All Pakistan Muslim League (or APML), founded in 2010 by former Army chief and military dictator Pervez Musharraf and supporters breaking away from the PML-Q.[3]

    Historically, Pakistan Muslim League can also refer to any of the following political parties in Pakistan:[4]

    Muslim League (Pakistan), the Pakistani branch of the Muslim League, which was disbanded and replaced by the Pakistan Muslim League.
    Convention Muslim League, a political platform created by General Ayub Khan in 1962 when he became the President.
    Council Muslim League, a party created by political leaders who opposed General Ayub Khan.
    Muslim League (Qayyum), a party created by Khan Abdul Qayyum Khan when he split with the Council Muslim League to run for the 1970 general elections.
    Recently Pakistan Muslim League (PML-Q) made headlines when on 31 December 2007, armed men belonging to the party kidnapped the human rights lawyer, Asma Jahangirs daughters who were in company of some friends, at gun point and brought them to the PML-Q main election office. The girls were detained illegally, abused, severely beaten. Asma’s youngest daughter was then dragged off to a separate room by some of the gunmen. Asma Jahangir only barely managed to rescue her daughters and their friends and called the police for assistance. The girls had been out filing ripped and torn election posters in Lahore City in the aftermath of the assassination of Benezir Bhutto. The Police took the side of the gunmen, insisting that the girls hand over the tape, or else they would be kidnapped, raped and killed.

  5. Pakistan’s Establishment is a term used commonly by Pakistani analysts for the Military dominant oligarchy in Pakistan. This group of individuals, while not exclusively Military, are considered key decision makers in major policy decisions like Pakistan’s nuclear programme, the defence budget and the use of Intelligence Agencies in Pakistan.[1]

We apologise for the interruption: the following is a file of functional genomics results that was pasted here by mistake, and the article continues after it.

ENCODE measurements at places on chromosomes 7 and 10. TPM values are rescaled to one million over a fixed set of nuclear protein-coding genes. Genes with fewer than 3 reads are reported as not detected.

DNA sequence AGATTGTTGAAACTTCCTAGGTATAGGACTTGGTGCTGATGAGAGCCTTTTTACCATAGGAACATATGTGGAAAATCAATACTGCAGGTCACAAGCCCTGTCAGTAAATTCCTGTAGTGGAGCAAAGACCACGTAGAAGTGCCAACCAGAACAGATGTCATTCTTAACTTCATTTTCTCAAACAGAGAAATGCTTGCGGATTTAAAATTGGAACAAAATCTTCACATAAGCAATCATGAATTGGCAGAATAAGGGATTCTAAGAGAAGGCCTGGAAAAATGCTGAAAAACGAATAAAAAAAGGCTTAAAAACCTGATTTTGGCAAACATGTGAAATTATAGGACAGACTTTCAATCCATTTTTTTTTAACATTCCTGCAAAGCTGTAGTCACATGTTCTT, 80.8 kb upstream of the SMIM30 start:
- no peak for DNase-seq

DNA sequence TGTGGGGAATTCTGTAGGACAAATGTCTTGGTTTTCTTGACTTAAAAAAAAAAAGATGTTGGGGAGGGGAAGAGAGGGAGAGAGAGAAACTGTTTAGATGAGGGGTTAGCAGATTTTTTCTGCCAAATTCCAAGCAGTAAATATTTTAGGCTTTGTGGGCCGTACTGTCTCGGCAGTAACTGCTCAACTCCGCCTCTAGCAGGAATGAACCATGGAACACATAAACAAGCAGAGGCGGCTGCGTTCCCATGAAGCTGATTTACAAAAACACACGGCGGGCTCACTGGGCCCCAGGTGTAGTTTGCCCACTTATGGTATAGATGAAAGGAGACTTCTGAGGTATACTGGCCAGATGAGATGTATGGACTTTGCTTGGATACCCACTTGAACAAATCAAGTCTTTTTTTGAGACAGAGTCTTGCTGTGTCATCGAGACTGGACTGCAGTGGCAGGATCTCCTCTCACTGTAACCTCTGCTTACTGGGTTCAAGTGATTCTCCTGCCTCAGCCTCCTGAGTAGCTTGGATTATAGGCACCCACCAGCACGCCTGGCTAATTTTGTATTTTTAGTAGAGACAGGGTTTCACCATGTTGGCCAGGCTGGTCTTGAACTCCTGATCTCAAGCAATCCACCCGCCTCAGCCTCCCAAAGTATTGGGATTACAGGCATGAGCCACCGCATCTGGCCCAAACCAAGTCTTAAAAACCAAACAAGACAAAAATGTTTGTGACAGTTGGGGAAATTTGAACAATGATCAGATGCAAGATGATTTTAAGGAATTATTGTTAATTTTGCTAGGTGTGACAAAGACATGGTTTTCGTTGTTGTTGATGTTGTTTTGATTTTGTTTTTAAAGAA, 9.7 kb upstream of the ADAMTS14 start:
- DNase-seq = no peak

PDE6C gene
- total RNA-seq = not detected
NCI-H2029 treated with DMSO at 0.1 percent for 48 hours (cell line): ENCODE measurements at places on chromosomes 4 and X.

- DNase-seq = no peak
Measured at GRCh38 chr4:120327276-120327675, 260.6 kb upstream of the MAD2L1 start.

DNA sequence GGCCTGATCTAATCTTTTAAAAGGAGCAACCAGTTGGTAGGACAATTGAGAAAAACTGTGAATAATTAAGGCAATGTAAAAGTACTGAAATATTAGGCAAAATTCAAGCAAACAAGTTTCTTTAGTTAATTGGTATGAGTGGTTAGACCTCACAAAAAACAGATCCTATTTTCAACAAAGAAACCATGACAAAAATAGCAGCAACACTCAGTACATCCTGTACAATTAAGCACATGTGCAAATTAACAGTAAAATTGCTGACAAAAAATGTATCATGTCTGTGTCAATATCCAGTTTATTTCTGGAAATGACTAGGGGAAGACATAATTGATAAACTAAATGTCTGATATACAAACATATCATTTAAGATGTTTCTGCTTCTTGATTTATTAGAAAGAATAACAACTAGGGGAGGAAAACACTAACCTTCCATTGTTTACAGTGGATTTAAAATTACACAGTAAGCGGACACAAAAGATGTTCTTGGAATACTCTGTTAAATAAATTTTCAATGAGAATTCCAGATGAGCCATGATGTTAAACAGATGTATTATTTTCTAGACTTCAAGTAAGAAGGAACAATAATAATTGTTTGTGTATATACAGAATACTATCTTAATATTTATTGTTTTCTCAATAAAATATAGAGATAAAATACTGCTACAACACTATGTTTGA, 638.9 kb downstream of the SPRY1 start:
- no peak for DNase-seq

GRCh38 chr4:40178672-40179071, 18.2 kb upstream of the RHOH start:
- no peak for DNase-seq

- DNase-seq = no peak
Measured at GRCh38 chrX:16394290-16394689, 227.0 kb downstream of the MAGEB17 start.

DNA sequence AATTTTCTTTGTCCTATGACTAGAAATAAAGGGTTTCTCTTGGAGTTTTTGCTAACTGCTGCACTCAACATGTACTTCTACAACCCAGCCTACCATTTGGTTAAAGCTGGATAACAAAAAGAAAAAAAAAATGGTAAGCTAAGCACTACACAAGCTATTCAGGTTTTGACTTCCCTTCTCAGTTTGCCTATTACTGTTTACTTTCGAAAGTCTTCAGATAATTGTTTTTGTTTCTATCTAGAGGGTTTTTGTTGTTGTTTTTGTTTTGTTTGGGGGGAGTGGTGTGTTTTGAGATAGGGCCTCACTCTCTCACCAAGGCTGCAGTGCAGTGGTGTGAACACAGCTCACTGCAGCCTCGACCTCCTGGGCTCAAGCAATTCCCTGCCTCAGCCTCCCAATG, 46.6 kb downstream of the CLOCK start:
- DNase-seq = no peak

One description of the Establishment has been by Stephen P. Cohen in his book the Idea of Pakistan.
    Cohen calls this establishment a “moderate oligarchy” and defines it as “an informal political system that [ties] together the senior ranks of the military, the civil service, key members of the judiciary, and other elites.” Membership in this oligarchy, Cohen contends, requires adherence to a common set of beliefs: that India must be countered at every turn; that nuclear weapons have endowed Pakistan with security and status; that the fight for Kashmir is unfinished business from the time of partition; that large-scale social reforms such as land redistribution are unacceptable; that the uneducated and illiterate masses deserve only contempt; that vociferous Muslim nationalism is desirable but true Islamism is not; and that Washington is to be despised but fully taken advantage of. Underlying these “core principles,” one might add, is a willingness to serve power at any cost. [2]

    Another description of it was written by Mushahid Hussain,in 2006 by Pakistani journalist and politician allegedly close to the establishment in the Pakistani English language paper The Friday Times. “This Establishment comprises anywhere from 500 to 1000 individuals, some related to each other through family or marriage, from amongst the military brass, the top bureaucracy, superior judiciary, intelligence outfits. Its wings are flanked by feudal lords, industrial magnates and media barons. ” [3]

    In addition to influencing policy and accused of manipulating elections, the establishment is considered to be responsible for the creation of a variety of political parties and alliances.[4] Secular and liberal groups in particular accuse it of helping in the formation of the Muttahida Majlis-e-Amal a conservative religious parties alliance.[5]

    General Zia-ul Haq also introduced the concept of strategic depth as part of the establishments politics. He coined this term in the context of politics and military strategy. After Afghanistan was invaded by the Soviets, he looked at Afghanistan as a source of political and military strategic depth for Pakistan. He saw Pakistan’s strength in a Pakistani dominated Islamic Afghanistan. [6]

    Establishment Leaders (Past and Present)

    Zia ul Haq
    Nawaz Sharif
    Brigadier Imtiaz
    Colonel Imam
    Humayun Akhtar Khan
    Ijaz ul Haq